This roasted vegetable soup is filled with nutritious vegetables and so darn delicious. Made with a medley of vegetables, it has levels of flavor that give you a hearty, filling, tasty bowl of soup.
Why Roasted Vegetables For Soup?
I know what you’re thinking; why roast the vegetables when you can boil them? In short, the answer is flavor. While boiling vegetables is quicker than roasting them, roasting them creates a unique flavor that cannot be produced by boiling them.
Roasting the vegetables allows them to caramelize and develop a slightly sweet flavor. In addition to this, the vegetables also develop a charred exterior which adds a smoky element to the soup.
The only drawback of roasting vegetables is the shrinkage. Vegetables are filled with a ton of water, which means a significant portion of that water will be lost during the roasting process. However, the intensified flavor of the vegetables is an even trade.
What Are The Best Vegetables To Roast For Soup?
There aren’t many vegetables that are not suitable for roasting or making soup. However, when it comes to roasting vegetables for this soup, you must choose vegetables whose flavor will be enhanced by roasting them and vegetables that pair perfectly together when blended together.
Considering these 2 factors, we choose to use sweet potatoes, red bell peppers, carrots, onions, and garlic. Although this combo is the best, you can easily substitute acorn or butternut squash in place of sweet potatoes. You can also replace sweet potatoes with pumpkin if you lead a low-carb lifestyle.
Additionally, you can also use yellow, orange, or green bell peppers instead of red bell peppers or use red onion or shallots in place of the white onion. Most substitutions will work, however, do not develop crazy combinations such as pumpkin and Brussel sprouts since it will considerably alter the roasted vegetable soup’s flavor.
Orange Vs. White Sweet Potatoes
Most people are only aware of two types of sweet potatoes: white and orange. White sweet potatoes feature a golden skin, crumbly texture which transforms into a creamy consistency when cooked.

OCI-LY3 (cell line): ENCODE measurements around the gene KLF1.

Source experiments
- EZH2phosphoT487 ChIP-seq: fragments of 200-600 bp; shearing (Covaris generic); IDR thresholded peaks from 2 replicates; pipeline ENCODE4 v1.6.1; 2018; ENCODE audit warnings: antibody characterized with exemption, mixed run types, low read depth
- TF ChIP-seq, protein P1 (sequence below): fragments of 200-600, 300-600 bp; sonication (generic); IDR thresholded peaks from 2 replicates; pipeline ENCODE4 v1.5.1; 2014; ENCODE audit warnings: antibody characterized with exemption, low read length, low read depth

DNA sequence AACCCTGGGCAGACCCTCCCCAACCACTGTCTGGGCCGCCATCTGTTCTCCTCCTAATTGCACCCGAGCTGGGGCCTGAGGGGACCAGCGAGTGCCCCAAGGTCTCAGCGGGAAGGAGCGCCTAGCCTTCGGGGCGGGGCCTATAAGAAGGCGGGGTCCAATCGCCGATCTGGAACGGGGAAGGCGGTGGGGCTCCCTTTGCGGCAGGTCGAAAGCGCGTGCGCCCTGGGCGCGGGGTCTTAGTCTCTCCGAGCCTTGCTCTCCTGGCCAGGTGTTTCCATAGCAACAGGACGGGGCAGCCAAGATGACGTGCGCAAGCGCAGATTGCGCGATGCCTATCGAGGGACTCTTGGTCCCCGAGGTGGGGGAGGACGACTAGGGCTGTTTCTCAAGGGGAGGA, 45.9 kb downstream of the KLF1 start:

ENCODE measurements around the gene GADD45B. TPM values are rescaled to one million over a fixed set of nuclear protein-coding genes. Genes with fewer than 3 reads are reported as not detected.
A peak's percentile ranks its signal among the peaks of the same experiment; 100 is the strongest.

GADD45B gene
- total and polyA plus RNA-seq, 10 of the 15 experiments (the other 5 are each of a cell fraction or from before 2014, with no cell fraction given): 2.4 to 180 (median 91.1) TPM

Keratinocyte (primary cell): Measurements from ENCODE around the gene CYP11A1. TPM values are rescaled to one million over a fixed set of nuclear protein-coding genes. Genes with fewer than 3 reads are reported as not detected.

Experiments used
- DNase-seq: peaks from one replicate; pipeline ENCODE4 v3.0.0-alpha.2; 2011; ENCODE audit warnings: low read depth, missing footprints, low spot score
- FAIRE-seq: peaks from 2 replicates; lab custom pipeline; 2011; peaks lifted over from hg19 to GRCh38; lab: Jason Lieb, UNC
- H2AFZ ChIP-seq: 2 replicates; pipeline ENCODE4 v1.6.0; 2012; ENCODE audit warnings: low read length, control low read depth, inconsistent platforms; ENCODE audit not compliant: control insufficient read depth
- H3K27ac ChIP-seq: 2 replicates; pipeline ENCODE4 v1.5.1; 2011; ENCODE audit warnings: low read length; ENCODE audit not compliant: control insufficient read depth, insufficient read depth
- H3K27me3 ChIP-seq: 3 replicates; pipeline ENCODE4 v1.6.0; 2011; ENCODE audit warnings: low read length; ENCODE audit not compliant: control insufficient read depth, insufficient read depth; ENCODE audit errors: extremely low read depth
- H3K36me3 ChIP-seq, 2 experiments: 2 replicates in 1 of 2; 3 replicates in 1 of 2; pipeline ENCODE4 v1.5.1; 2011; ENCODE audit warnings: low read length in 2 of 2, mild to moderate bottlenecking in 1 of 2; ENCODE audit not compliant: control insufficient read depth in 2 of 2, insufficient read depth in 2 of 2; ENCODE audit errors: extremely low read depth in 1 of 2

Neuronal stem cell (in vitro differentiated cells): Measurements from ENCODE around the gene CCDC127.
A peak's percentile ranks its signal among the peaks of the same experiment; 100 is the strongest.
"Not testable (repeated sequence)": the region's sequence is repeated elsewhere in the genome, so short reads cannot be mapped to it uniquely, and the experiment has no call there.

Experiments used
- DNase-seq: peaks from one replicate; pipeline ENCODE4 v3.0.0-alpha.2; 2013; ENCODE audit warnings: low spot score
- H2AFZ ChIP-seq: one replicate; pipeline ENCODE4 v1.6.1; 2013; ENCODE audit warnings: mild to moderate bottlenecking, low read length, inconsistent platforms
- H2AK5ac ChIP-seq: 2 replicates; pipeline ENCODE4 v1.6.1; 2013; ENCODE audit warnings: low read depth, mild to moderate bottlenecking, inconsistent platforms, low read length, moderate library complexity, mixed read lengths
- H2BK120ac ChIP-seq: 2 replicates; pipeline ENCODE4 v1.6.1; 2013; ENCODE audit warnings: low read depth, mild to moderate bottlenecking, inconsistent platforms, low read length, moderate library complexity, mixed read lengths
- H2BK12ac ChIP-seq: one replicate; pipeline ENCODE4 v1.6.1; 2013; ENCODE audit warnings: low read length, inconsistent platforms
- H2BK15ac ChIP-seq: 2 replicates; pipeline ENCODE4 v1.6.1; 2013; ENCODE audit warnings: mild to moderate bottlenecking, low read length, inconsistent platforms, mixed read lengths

On the other hand, orange sweet potatoes have a copper skin that hides an orange interior that is soft when cooked and boasts a sweet flavor. Orange sweet potatoes are the sweet potatoes most people are used to eating.
Like carrots, sweet potatoes come in many different variations. Sweet potatoes can have white, red, yellow, brown, or purple skins, while thier flesh can be purple, yellow, white, or orange.
Most types of sweet potatoes feature tapered ends and are usually the same size and shape. Unlike starchy potatoes, sweet potatoes are a low-calorie option that’s loaded with fiber, making them a popular ingredient.
Sometimes foods don’t live up to thier name. For example, have you ever tasted sweetbreads? There is nothing sweet or bread-like about them. Sweetbreads are pieces of the thymus gland and pancreas from veal or lamb that are blanched, then fried, grilled, or braised.
In contrast, orange sweet potatoes actually live up to the sweet in sweet potatoes as they boast a sweet, robust flavor. Compared to orange sweet potatoes, white sweet potatoes have a drier, crumblier consistency than thier orange counterparts and are not as sweet as orange sweet potatoes.
White sweet potatoes also can mimic the appearance of traditional starchy potatoes. In addition to this, white sweet potatoes contain fewer nutrients than orange sweet potatoes. However, they are still healthier than starchy potatoes like russet potatoes.
Health Benefits Of Sweet Potatoes
Although they are naturally high-carb foods, sweet potatoes are an excellent choice if you have diabetes. Because they contain healthy amounts of fiber, it decreases the rate of digestion, which reduces the food’s glycemic index.
Thus, consuming sweet potatoes will not directly impact your blood glucose levels, which allows you to manage your blood sugar. In addition to this, sweet potatoes also contain bioactive carbohydrates, proteins, lipids, carotenoids, anthocyanins, conjugated phenolic acids, and minerals. This diverse range of nutrients allows sweet potatoes to exhibit anti-inflammatory, anti-oxidative, anti-tumor, anti-diabetic, anti-microbial, hepatoprotective, anti-obesity, and anti-aging properties.
Health Benefits Of Carrots
Like sweet potatoes, carrots also contain a diverse range of nutrients. By now, everyone has heard time and time again that carrots are associated with great eyesight.
However, carrots contain a unique blend of three flavonoids: kaempferol, quercetin, and luteolin. In addition to this, they also contain bioactive polyacetylenes, such as falcarinol and falcarindiol. Falcarinol is particularly important as it is the most bioactive phytochemical of carrot polyacetylenes. It is believed to arouse cancer-fighting mechanisms in the human body.
Furthermore, carrots contain carotenoids, minerals, flavonoids, and vitamins. Carotenoids, polyphenols, and vitamins found in carrots serve as antioxidants, anticarcinogens, and immunoenhancers. Moreover, carrots have also been reported to exhibit anti-diabetic, cholesterol, and cardiovascular disease risk reductions, as well as anti-hypertensive, renoprotective, and wound healing properties.